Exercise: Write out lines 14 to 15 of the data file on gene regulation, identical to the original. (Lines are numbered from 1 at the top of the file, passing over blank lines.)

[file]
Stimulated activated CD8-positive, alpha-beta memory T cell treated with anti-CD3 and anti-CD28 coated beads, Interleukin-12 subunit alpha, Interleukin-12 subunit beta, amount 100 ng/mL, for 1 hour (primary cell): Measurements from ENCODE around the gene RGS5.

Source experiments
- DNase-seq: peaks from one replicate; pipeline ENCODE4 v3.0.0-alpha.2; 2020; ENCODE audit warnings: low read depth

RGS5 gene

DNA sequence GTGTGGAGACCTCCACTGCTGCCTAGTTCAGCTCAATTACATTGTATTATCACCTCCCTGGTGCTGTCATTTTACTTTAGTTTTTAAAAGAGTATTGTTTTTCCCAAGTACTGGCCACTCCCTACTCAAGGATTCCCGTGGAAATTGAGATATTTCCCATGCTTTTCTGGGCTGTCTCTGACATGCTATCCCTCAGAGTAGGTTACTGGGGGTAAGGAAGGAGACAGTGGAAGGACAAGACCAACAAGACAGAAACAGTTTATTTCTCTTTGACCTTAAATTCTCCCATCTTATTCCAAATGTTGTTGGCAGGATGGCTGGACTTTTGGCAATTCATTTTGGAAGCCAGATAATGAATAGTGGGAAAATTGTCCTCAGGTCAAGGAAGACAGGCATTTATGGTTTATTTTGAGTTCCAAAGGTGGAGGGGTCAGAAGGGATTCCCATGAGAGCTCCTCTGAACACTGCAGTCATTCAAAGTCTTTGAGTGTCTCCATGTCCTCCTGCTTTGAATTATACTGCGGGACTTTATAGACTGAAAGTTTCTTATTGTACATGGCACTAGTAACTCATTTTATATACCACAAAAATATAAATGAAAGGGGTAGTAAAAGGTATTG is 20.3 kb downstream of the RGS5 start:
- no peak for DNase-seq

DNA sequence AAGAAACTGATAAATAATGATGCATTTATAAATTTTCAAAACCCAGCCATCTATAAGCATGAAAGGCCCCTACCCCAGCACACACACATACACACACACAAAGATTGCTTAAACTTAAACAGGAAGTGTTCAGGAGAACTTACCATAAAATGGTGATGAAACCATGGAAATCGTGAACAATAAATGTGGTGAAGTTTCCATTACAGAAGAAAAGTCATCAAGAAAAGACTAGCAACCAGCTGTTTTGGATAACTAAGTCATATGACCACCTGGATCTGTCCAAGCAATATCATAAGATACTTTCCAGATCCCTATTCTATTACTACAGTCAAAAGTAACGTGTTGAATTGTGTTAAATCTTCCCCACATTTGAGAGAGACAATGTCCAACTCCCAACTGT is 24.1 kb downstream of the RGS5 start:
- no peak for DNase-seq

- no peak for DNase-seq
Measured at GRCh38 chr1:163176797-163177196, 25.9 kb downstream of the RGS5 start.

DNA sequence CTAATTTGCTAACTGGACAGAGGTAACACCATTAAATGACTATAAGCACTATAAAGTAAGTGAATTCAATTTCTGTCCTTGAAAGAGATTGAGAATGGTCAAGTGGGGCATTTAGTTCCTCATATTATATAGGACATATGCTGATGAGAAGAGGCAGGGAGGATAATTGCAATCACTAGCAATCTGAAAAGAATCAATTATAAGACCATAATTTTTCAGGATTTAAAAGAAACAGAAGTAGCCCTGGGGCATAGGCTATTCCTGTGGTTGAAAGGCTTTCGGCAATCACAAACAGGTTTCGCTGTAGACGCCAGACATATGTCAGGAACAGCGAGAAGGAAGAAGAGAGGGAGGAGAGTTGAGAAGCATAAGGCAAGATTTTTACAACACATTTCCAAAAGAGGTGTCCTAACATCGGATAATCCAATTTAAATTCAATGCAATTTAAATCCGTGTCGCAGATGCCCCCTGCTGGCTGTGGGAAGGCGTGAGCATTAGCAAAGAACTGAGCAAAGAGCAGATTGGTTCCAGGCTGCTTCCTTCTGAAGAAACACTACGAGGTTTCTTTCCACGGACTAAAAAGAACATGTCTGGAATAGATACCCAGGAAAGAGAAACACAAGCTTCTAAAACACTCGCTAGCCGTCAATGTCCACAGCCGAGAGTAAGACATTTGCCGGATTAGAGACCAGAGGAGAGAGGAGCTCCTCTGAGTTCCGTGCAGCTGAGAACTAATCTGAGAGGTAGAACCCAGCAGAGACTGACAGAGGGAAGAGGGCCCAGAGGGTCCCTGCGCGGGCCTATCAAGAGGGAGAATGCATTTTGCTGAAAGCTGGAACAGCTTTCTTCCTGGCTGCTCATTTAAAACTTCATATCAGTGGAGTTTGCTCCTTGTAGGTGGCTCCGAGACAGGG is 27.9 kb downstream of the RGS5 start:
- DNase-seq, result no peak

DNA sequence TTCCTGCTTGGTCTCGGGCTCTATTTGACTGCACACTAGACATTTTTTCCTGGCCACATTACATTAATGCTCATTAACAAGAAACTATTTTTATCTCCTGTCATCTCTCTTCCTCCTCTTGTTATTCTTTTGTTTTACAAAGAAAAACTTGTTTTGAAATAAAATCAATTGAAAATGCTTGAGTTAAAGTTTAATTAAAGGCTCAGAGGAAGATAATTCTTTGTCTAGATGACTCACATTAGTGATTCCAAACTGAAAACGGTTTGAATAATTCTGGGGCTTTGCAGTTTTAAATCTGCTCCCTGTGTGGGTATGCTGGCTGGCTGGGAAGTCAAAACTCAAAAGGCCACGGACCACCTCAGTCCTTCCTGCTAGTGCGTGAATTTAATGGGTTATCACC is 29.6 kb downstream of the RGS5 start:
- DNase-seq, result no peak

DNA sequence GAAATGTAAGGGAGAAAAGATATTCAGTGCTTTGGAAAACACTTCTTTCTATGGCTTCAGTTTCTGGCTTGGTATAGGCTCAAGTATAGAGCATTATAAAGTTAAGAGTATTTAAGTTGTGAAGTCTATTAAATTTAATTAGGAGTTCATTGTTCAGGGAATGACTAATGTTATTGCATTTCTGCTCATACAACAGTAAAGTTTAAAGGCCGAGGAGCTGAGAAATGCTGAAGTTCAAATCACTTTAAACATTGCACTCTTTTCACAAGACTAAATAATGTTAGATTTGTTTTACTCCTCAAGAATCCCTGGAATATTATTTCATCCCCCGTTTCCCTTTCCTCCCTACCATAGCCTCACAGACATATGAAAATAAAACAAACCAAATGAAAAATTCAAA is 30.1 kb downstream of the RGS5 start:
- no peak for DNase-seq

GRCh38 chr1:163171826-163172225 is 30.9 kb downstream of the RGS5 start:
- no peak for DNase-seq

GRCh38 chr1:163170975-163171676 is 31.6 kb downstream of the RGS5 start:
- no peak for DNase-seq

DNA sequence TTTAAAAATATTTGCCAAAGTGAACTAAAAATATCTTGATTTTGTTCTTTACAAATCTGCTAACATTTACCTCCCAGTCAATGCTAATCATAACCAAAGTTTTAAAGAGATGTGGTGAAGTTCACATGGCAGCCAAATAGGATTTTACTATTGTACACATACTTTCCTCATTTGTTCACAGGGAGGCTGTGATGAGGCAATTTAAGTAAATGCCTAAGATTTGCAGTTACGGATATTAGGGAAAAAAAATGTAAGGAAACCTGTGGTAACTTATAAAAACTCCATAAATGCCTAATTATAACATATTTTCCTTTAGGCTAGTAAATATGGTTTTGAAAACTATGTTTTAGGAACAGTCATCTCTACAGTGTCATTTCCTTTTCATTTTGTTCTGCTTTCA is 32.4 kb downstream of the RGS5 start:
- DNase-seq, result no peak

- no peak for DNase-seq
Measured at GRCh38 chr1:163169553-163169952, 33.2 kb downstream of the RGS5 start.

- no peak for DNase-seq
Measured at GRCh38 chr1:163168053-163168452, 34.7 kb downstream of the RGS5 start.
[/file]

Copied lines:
- DNase-seq, result no peak

DNA sequence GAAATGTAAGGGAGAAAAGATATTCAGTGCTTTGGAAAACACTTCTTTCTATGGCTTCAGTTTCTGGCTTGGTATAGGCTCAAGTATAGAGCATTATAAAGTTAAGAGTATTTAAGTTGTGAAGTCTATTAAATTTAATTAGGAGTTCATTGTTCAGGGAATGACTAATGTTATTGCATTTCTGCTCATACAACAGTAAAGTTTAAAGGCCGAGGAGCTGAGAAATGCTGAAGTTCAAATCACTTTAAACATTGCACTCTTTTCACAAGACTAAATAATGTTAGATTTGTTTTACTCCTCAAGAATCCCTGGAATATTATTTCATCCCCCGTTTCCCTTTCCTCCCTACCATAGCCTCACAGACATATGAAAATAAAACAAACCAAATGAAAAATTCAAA is 30.1 kb downstream of the RGS5 start: